French Alps shooting: Four-year-old ‘didn’t see’ family’s assassin
A FOUR-YEAR-OLD British girl who hid while her parents were shot dead will not be able to help police find who killed them because she did not see the attack.
Zeena al-Hilli, who was found huddled at the feet of her dead mother hours after the French Alpine shootings, has talked to investigators about being petrified during the attack but was only able to confirm the identities of her parents.
French prosecutor Eric Maillaud said: “She just talked about a fury, a terror. She rushed under her mother’s legs, her skirt.”
He went on: “The little girl was totally terrorised. She heard but did not see anything.”
It leaves the possibility that the only person who saw the killer, or killers, was Zeena’s sister, Zainab, seven.
Mr Maillaud said he hoped, Zainab, who was badly beaten in the attack, could assist police once she was well enough. She is currently in an induced coma.
The news came as the prosecutor said the girls’ uncle had gone to police yesterday to deny he had any feud with their father, who was killed on Wednesday along with his wife and two other people.
Zaid al-Hilli visited a police station in Britain, where he lives, after hearing on TV of the death of his brother Saad, 50. He then went back to the police after learning of claims of a financial dispute over their late father’s estate.
The prosecutor said a four-strong French police team were flying to Britain to interview Mr al-Hilli shortly, but he added there may be other brothers.
He said: “The brother spontaneously went to see the police in Britain first to find out how his brother was because, through the British media, he had heard about the death of his brother.
Mr Maillaud revealed all of those killed had each been shot at least three times, including in the head. They were Mr al-Hilli, a mechanical engineer, his dentist wife Iqbal, 47, another woman – believed to be her Iraqi-born mother – and a French cyclist.
Swedish media reported that Iqbal’s mother, 74, had moved to Sweden in 2001 and became a citizen six years ago.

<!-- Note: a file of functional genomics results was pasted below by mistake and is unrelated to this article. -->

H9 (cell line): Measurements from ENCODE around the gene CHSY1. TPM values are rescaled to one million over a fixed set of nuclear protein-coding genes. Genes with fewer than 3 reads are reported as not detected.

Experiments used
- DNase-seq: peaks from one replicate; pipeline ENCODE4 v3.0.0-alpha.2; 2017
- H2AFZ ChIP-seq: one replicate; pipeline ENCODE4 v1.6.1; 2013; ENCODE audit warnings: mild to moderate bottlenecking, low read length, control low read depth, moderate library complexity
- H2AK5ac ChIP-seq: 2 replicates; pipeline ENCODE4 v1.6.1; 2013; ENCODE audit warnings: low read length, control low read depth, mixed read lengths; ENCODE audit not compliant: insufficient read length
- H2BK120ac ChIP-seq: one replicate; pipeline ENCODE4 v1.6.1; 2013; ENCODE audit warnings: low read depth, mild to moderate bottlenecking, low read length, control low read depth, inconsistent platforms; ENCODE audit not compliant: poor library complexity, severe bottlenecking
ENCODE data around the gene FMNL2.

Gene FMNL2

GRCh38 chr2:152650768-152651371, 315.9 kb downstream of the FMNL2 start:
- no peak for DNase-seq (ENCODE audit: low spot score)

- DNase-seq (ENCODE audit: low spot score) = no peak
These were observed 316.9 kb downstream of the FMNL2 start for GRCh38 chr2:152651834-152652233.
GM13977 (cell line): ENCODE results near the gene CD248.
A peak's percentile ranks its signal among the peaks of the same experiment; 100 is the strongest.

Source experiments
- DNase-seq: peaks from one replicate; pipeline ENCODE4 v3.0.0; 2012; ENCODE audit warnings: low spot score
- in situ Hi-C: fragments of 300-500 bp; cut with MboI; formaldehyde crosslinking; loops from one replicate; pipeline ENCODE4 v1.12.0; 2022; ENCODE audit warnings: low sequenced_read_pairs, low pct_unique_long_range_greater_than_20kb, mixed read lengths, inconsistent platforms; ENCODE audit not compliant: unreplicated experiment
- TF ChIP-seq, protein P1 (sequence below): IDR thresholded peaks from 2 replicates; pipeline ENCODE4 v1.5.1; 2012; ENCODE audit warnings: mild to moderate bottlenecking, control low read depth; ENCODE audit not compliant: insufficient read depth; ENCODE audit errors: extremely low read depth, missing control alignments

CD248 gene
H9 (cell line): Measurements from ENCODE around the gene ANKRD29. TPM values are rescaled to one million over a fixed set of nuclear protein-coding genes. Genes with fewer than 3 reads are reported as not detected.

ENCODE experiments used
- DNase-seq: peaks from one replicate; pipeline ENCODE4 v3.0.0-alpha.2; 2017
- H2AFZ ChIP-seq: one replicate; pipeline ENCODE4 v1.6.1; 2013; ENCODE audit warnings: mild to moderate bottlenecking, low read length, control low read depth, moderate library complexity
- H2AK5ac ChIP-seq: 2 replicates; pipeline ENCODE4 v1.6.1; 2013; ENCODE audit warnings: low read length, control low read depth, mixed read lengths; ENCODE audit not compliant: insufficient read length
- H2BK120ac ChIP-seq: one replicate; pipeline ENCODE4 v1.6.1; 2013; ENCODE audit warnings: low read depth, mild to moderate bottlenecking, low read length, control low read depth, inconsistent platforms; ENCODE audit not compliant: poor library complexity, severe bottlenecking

The family were found by another cyclist in a lay-by off a road south of Annecy on Wednesday afternoon.
Mr Maillaud said 25 bullet cartridges had been found at the scene, inside and outside the car.
He said police are waiting to speak to Zainab, who was put into a coma to help her recover from a fractured skull suffered in a severe beating during the incident. She was also shot in the shoulder.
The girl had been sitting in a child seat in the front of the car.
Mr Maillaud said: “We hope she will be able to tell us what she has seen.”
He said it had yet to be decided who would care for Zeena, who lay undiscovered at the feet of the two dead women in the back of the car for eight hours.
He said: “I imagine she’ll go back to Britain in a short timescale. We have to be able to identify members of her family, we have to make sure that they are people that can be trusted.”
Responding to descriptions of the shootings as an “execution”, the prosecutor said: “They were people who wanted to kill and were not scared to take a life.”
Mr Maillaud said a green or dark-coloured four-wheel-drive car had been seen on the road near the shootings.
He added that the investigation is a Franco-British inquiry, with French police due to help search the al-Hillis’ house in Claygate, Surrey. They will examine Mr al-Hilli’s business interests, such as companies owned. Mr Maillaud said neither French nor UK police had information linking Mr al-Hilli to terrorism.
The family had been in France for a week before the shooting and arrived at the Le Solitaire du Lac camp site in Saint-Jorioz, near Annecy, on Monday. They had stayed there several times before.
The prosecutor said it appeared the cyclist, Sylvain Mollier, 45, who was found beside the car, had simply been in the wrong place at the wrong time. However, he said it was possible the family had been lured into a trap by their killers.
Mr al-Hilli is believed to have moved to the UK as a teenager in the 1970s, reportedly after the family’s mechanical engineering business was looked upon “unfavourably” by Saddam Hussein’s Baath party.
His accountant said he started his own small business, Shtech Ltd, in 2001 and ran it from the family’s detached house, working on projects including for the aircraft manufacturer Airbus.
Mr al-Hilli is thought to have given the job of the company’s secretary to his wife, replacing his brother, two years ago, although it is believed the post is not significant within the firm.
Online records show Mr al-Hilli was a director of a Swindon-based firm offering “business services, aerial photographers and surveys services”. He had also worked for Guildford-based Surrey Satellite Technology as a contract mechanical design engineer since 2010.